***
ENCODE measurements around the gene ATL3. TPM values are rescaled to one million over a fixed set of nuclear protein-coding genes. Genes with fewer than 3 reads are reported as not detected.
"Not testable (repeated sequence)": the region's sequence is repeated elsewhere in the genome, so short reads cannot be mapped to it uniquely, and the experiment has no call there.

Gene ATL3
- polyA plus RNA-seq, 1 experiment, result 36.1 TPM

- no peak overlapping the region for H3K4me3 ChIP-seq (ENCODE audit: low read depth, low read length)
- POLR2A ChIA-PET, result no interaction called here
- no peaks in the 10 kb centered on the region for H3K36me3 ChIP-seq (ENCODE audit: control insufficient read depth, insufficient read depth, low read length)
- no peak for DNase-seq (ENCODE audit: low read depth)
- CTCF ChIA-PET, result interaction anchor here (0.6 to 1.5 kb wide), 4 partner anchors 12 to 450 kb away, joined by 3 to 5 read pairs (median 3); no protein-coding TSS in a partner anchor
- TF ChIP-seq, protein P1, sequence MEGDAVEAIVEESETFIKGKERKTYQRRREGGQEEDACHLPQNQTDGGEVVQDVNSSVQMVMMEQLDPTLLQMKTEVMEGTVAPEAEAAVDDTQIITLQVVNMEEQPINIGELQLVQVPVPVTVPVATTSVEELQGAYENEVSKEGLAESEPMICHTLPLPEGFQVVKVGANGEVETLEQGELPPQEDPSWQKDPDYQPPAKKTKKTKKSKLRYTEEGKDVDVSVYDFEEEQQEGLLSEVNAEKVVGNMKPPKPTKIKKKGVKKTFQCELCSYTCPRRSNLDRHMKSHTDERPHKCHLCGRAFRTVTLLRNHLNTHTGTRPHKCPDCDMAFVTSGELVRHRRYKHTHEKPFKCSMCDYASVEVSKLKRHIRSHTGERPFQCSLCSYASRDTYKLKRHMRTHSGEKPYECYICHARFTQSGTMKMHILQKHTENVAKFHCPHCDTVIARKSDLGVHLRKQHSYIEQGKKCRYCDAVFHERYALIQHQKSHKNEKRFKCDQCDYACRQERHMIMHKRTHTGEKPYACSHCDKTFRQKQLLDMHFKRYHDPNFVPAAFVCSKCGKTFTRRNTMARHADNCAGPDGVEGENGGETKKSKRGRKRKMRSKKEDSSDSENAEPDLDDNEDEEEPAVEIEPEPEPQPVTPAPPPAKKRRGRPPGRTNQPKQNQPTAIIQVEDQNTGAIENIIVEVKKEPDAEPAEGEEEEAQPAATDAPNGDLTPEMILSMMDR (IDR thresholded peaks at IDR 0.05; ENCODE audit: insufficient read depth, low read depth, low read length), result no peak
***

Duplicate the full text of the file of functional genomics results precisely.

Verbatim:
ENCODE measurements around the gene ATL3. TPM values are rescaled to one million over a fixed set of nuclear protein-coding genes. Genes with fewer than 3 reads are reported as not detected.
"Not testable (repeated sequence)": the region's sequence is repeated elsewhere in the genome, so short reads cannot be mapped to it uniquely, and the experiment has no call there.

Gene ATL3
- polyA plus RNA-seq, 1 experiment, result 36.1 TPM

- no peak overlapping the region for H3K4me3 ChIP-seq (ENCODE audit: low read depth, low read length)
- POLR2A ChIA-PET, result no interaction called here
- no peaks in the 10 kb centered on the region for H3K36me3 ChIP-seq (ENCODE audit: control insufficient read depth, insufficient read depth, low read length)
- no peak for DNase-seq (ENCODE audit: low read depth)
- CTCF ChIA-PET, result interaction anchor here (0.6 to 1.5 kb wide), 4 partner anchors 12 to 450 kb away, joined by 3 to 5 read pairs (median 3); no protein-coding TSS in a partner anchor
- TF ChIP-seq, protein P1, sequence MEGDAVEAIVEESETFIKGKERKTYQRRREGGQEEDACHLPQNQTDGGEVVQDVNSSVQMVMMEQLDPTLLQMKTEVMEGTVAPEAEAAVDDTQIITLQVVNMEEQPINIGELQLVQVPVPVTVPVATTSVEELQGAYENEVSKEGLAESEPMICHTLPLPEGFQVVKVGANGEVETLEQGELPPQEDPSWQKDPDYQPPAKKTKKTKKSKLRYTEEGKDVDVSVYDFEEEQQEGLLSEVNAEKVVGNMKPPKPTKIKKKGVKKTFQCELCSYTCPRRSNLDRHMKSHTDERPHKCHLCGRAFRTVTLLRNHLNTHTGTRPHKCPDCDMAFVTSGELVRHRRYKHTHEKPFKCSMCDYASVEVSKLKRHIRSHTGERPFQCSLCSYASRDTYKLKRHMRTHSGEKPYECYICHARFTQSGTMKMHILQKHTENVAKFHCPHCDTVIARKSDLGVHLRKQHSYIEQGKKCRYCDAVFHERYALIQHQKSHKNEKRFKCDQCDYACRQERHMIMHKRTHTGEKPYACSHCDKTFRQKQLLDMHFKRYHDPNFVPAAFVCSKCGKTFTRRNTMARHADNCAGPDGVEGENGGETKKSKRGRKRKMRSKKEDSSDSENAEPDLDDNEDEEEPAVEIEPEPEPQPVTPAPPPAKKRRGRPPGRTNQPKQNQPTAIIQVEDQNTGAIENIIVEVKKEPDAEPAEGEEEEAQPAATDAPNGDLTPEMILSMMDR (IDR thresholded peaks at IDR 0.05; ENCODE audit: insufficient read depth, low read depth, low read length), result no peak